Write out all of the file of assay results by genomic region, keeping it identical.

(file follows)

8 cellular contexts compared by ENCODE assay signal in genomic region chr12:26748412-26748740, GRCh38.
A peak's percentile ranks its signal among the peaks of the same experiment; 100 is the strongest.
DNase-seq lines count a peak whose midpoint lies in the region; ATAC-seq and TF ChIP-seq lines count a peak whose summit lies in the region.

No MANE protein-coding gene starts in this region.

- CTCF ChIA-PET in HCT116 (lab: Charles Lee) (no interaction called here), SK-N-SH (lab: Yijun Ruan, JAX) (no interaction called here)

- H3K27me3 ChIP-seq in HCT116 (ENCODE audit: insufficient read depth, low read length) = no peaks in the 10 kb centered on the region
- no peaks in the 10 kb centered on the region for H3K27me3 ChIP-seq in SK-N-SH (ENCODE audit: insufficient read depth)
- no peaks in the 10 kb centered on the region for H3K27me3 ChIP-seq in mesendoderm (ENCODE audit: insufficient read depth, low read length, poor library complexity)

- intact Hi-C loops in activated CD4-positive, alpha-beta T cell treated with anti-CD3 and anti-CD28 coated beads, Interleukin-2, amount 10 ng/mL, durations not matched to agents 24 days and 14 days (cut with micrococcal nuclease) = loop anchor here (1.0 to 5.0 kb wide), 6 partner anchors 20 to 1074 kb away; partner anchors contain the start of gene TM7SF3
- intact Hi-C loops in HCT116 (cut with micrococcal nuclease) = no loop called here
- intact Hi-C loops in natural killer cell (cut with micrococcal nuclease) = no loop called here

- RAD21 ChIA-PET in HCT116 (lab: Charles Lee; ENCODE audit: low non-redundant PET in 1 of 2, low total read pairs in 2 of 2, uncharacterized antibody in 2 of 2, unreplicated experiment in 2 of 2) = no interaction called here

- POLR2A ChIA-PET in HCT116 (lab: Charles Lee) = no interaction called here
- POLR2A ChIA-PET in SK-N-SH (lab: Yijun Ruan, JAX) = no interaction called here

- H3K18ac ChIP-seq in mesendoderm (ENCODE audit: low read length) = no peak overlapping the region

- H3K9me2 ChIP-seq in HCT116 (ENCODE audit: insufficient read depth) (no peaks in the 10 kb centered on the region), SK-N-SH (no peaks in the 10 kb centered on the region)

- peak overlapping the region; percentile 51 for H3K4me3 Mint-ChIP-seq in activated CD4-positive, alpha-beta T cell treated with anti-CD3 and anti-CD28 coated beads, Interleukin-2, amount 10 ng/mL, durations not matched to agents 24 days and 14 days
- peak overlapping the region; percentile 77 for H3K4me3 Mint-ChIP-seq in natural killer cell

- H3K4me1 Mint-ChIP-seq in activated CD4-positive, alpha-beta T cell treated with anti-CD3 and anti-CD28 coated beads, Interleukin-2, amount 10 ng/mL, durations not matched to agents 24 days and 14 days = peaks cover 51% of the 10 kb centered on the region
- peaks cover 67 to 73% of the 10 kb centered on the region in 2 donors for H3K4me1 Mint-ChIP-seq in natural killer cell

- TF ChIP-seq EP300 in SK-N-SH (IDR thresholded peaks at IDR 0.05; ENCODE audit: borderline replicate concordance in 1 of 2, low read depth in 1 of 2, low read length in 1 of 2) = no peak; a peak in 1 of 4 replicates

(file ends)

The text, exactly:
8 cellular contexts compared by ENCODE assay signal in genomic region chr12:26748412-26748740, GRCh38.
A peak's percentile ranks its signal among the peaks of the same experiment; 100 is the strongest.
DNase-seq lines count a peak whose midpoint lies in the region; ATAC-seq and TF ChIP-seq lines count a peak whose summit lies in the region.

No MANE protein-coding gene starts in this region.

- CTCF ChIA-PET in HCT116 (lab: Charles Lee) (no interaction called here), SK-N-SH (lab: Yijun Ruan, JAX) (no interaction called here)

- H3K27me3 ChIP-seq in HCT116 (ENCODE audit: insufficient read depth, low read length) = no peaks in the 10 kb centered on the region
- no peaks in the 10 kb centered on the region for H3K27me3 ChIP-seq in SK-N-SH (ENCODE audit: insufficient read depth)
- no peaks in the 10 kb centered on the region for H3K27me3 ChIP-seq in mesendoderm (ENCODE audit: insufficient read depth, low read length, poor library complexity)

- intact Hi-C loops in activated CD4-positive, alpha-beta T cell treated with anti-CD3 and anti-CD28 coated beads, Interleukin-2, amount 10 ng/mL, durations not matched to agents 24 days and 14 days (cut with micrococcal nuclease) = loop anchor here (1.0 to 5.0 kb wide), 6 partner anchors 20 to 1074 kb away; partner anchors contain the start of gene TM7SF3
- intact Hi-C loops in HCT116 (cut with micrococcal nuclease) = no loop called here
- intact Hi-C loops in natural killer cell (cut with micrococcal nuclease) = no loop called here

- RAD21 ChIA-PET in HCT116 (lab: Charles Lee; ENCODE audit: low non-redundant PET in 1 of 2, low total read pairs in 2 of 2, uncharacterized antibody in 2 of 2, unreplicated experiment in 2 of 2) = no interaction called here

- POLR2A ChIA-PET in HCT116 (lab: Charles Lee) = no interaction called here
- POLR2A ChIA-PET in SK-N-SH (lab: Yijun Ruan, JAX) = no interaction called here

- H3K18ac ChIP-seq in mesendoderm (ENCODE audit: low read length) = no peak overlapping the region

- H3K9me2 ChIP-seq in HCT116 (ENCODE audit: insufficient read depth) (no peaks in the 10 kb centered on the region), SK-N-SH (no peaks in the 10 kb centered on the region)

- peak overlapping the region; percentile 51 for H3K4me3 Mint-ChIP-seq in activated CD4-positive, alpha-beta T cell treated with anti-CD3 and anti-CD28 coated beads, Interleukin-2, amount 10 ng/mL, durations not matched to agents 24 days and 14 days
- peak overlapping the region; percentile 77 for H3K4me3 Mint-ChIP-seq in natural killer cell

- H3K4me1 Mint-ChIP-seq in activated CD4-positive, alpha-beta T cell treated with anti-CD3 and anti-CD28 coated beads, Interleukin-2, amount 10 ng/mL, durations not matched to agents 24 days and 14 days = peaks cover 51% of the 10 kb centered on the region
- peaks cover 67 to 73% of the 10 kb centered on the region in 2 donors for H3K4me1 Mint-ChIP-seq in natural killer cell

- TF ChIP-seq EP300 in SK-N-SH (IDR thresholded peaks at IDR 0.05; ENCODE audit: borderline replicate concordance in 1 of 2, low read depth in 1 of 2, low read length in 1 of 2) = no peak; a peak in 1 of 4 replicates